Low-Energy Fridays: No Lease for You!
The Biden administration recently allowed for new offshore energy leasing. As part of securing Sen. Joe Manchin’s (D-W.Va.) vote for the Inflation Reduction Act (IRA), a new requirement for offshore energy leases was put into place: In order to sell renewable energy leases (offshore wind), the federal government must also offer fossil fuel leases (oil and gas). The move was significant, as the administration has been criticized for slow-walking oil and gas leases. While the intent of Sen. Manchin’s condition was for the administration to resume offering offshore oil and gas leases as normal, the newly proposed leasing schedule limits offshore oil and gas leases to just three. This might sound like a win for clean energy—which is how the administration characterizes it—but the framing of the lease limitation ignores economic and environmental nuance that makes the proposal bad for both the economy and climate.
As a matter of background, offshore oil and gas leases occur over five-year programs and typically number 15 to 20 during that period. About 15 percent of total U.S. oil production is from offshore sources, and 2 percent of total U.S. natural gas production is from offshore sources. Offshore wind generation currently accounts for less than 1 percent of U.S. electricity generation from wind, but it is growing. Essentially, offshore leases are most important for U.S. oil production, and there are two policy paradigms to consider: economic and environmental.
On the economic front, the effects of restricting offshore leasing are simple. The new lease proposal will reduce U.S. oil production, which will decrease the global supply and increase oil prices. Higher energy prices mean Americans will have less money to spend on other goods, reducing their effective income. Energy prices also affect inflation, which will be pushed higher. Additionally, because oil is a major traded commodity, reduced U.S. oil supply means less product exported and less demand for U.S. dollars abroad. Further, if more oil is imported, more U.S. dollars will go overseas and increase supply. This combination of factors will weaken the strength of the U.S. dollar (and consequently, Americans’ purchasing power). Reduced production from offshore leases also means lower royalty revenues to the government, necessitating future taxes to offset the revenue loss.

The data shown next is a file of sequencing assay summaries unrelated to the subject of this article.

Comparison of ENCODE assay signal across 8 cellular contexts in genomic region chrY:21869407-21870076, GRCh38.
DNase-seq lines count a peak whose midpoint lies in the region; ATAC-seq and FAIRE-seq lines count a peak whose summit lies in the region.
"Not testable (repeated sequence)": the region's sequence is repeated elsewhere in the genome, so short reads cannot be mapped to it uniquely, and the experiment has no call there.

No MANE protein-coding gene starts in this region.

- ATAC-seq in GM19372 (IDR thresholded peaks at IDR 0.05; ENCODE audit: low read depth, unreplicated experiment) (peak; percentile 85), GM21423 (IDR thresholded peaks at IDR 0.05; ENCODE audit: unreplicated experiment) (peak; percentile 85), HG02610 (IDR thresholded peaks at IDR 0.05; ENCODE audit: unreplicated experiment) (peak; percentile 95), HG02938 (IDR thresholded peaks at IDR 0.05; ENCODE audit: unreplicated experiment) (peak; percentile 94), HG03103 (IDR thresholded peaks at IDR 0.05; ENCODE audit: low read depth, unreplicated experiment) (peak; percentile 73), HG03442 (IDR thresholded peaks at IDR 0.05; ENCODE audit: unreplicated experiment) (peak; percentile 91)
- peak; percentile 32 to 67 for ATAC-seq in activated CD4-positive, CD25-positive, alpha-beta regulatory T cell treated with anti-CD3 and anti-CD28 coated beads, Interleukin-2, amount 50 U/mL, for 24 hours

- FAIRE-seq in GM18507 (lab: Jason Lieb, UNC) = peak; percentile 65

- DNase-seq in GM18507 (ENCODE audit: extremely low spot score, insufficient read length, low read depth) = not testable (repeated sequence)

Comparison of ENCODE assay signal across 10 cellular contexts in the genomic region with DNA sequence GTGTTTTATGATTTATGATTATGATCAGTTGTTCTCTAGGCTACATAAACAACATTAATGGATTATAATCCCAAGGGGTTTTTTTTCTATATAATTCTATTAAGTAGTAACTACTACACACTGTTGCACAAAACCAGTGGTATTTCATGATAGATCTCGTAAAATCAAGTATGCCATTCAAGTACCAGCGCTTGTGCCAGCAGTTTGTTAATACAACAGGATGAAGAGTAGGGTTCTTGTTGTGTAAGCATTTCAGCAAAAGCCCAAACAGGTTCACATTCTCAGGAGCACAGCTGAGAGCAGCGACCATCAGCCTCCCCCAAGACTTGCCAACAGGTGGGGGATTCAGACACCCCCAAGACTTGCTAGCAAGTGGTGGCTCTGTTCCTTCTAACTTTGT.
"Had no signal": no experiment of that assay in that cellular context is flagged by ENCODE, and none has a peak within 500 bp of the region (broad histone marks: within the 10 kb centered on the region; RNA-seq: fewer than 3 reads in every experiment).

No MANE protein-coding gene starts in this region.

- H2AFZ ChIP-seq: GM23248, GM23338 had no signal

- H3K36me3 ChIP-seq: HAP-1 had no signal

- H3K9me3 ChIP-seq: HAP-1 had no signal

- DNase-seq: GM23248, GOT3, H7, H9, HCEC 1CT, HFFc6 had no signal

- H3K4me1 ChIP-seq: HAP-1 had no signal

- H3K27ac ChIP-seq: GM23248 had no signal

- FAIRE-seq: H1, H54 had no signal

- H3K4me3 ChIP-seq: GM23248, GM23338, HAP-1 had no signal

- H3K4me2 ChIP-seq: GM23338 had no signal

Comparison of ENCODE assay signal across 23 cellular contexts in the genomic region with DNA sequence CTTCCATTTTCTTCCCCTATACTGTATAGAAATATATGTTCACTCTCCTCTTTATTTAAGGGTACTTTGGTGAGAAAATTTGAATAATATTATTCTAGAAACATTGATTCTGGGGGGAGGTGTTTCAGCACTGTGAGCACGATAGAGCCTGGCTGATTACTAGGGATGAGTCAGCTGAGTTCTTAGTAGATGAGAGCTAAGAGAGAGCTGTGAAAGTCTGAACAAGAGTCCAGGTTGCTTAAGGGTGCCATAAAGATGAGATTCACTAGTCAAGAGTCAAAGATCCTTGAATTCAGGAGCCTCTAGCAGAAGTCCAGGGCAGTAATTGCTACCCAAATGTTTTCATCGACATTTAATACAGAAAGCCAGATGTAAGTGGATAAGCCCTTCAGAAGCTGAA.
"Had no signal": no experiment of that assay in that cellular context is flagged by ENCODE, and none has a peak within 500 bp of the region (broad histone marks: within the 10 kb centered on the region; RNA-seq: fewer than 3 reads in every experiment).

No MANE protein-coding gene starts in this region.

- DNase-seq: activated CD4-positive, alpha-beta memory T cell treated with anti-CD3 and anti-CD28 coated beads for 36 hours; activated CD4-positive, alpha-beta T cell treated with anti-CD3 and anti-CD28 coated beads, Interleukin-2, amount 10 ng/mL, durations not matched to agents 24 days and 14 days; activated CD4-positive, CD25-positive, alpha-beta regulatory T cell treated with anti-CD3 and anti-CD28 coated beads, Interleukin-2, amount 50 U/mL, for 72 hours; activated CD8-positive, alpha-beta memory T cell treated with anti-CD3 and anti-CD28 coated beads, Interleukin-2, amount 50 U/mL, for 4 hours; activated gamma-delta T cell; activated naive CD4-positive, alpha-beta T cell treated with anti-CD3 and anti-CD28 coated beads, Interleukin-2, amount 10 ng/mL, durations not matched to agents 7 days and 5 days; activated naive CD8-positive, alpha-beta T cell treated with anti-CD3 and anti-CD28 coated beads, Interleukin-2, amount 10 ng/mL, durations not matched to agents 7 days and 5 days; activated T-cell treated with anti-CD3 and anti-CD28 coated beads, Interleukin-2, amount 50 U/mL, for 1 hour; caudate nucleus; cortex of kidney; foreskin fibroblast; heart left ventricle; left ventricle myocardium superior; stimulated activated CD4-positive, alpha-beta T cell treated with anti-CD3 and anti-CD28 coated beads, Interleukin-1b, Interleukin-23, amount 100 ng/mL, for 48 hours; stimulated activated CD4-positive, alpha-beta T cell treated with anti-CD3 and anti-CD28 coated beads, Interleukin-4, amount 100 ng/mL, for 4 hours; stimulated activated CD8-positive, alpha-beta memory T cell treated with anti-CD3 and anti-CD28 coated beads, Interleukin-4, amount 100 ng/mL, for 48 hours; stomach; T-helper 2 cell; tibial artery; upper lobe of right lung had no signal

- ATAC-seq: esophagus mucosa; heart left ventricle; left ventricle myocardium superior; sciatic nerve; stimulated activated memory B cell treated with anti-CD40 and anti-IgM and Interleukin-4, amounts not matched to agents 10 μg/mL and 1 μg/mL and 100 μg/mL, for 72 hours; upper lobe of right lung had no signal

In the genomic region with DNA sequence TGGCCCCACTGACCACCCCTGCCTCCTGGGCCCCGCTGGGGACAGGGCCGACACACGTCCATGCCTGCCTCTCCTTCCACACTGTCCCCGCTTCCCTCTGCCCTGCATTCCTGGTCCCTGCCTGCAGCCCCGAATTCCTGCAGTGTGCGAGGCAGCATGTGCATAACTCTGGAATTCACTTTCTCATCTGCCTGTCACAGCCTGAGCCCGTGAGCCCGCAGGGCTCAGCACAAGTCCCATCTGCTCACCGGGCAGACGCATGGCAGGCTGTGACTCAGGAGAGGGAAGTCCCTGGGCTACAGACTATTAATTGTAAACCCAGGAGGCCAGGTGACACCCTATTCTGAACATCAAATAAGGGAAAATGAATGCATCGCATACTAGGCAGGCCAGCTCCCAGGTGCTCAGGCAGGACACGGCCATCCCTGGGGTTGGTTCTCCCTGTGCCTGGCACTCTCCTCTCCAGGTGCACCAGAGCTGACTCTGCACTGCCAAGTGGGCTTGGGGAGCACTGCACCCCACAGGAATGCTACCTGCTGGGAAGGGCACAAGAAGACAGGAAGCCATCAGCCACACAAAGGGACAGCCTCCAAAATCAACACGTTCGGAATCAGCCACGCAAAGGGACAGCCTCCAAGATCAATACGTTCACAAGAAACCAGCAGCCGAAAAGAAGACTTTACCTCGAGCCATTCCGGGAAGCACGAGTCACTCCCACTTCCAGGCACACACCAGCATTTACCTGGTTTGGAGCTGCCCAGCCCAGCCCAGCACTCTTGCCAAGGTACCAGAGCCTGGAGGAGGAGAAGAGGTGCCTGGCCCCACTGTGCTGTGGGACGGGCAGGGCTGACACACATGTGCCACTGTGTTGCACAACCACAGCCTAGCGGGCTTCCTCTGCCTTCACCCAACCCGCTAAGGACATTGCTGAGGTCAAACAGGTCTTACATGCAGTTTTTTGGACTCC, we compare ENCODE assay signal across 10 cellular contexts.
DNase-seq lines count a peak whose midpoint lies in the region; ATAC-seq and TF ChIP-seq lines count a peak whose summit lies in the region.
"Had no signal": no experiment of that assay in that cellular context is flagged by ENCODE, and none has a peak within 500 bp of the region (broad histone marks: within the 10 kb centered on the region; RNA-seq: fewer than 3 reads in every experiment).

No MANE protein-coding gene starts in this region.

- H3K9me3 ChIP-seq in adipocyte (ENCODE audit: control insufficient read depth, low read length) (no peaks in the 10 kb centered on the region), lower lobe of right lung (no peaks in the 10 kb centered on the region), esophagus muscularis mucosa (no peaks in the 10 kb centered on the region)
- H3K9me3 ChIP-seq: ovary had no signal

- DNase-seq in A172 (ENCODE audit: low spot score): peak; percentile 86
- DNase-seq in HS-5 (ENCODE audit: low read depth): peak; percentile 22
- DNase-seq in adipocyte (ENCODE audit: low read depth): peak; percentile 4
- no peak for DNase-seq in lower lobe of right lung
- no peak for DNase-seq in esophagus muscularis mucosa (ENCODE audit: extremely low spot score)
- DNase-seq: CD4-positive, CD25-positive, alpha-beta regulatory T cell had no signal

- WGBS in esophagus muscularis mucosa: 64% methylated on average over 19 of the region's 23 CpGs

The environmental front is more complicated, as offshore energy production is especially nuanced. Offshore energy production poses a particular environmental risk that onshore production does not—namely, oil spills like the British Petroleum Deepwater Horizon incident in 2010. Regulations have improved though, and there have been no major U.S. oil spills since. Additionally, oil and gas produced from offshore resources are generally lower lifecycle greenhouse gas (GHG) emissions than the average, meaning a barrel of oil from the Gulf of Mexico is expected to cause less pollution than one from most other sources. For this reason, the Obama administration concluded that global GHG emissions would be higher with less U.S. offshore oil and gas production. A Carnegie Endowment study found that oil produced from the Gulf of Mexico is among the lowest lifecycle GHG emission profile of any oil in the world. Wood Mackenzie concluded similarly in 2021.
Essentially, it may sound reasonable that the United States could cut pollution by preventing the domestic production of oil and gas. But when considered in the wider context of large global demand for these resources and the fact that energy consumption is not perfectly zero-sum (less fossil fuel production does not equate to more renewables), such a policy at best has no environmental benefit and at worst increases global GHG emissions. Not to mention the negative economic effects outlined above.
While nobody but the administration really knows why it has taken this approach to offshore energy leases, the economic and environmental evidence do not seem to support it.